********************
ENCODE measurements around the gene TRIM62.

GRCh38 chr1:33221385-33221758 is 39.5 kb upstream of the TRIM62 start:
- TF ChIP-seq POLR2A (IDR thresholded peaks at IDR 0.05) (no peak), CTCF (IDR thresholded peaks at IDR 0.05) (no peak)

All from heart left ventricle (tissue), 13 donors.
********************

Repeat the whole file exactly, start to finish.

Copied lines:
ENCODE measurements around the gene TRIM62.

GRCh38 chr1:33221385-33221758 is 39.5 kb upstream of the TRIM62 start:
- TF ChIP-seq POLR2A (IDR thresholded peaks at IDR 0.05) (no peak), CTCF (IDR thresholded peaks at IDR 0.05) (no peak)

All from heart left ventricle (tissue), 13 donors.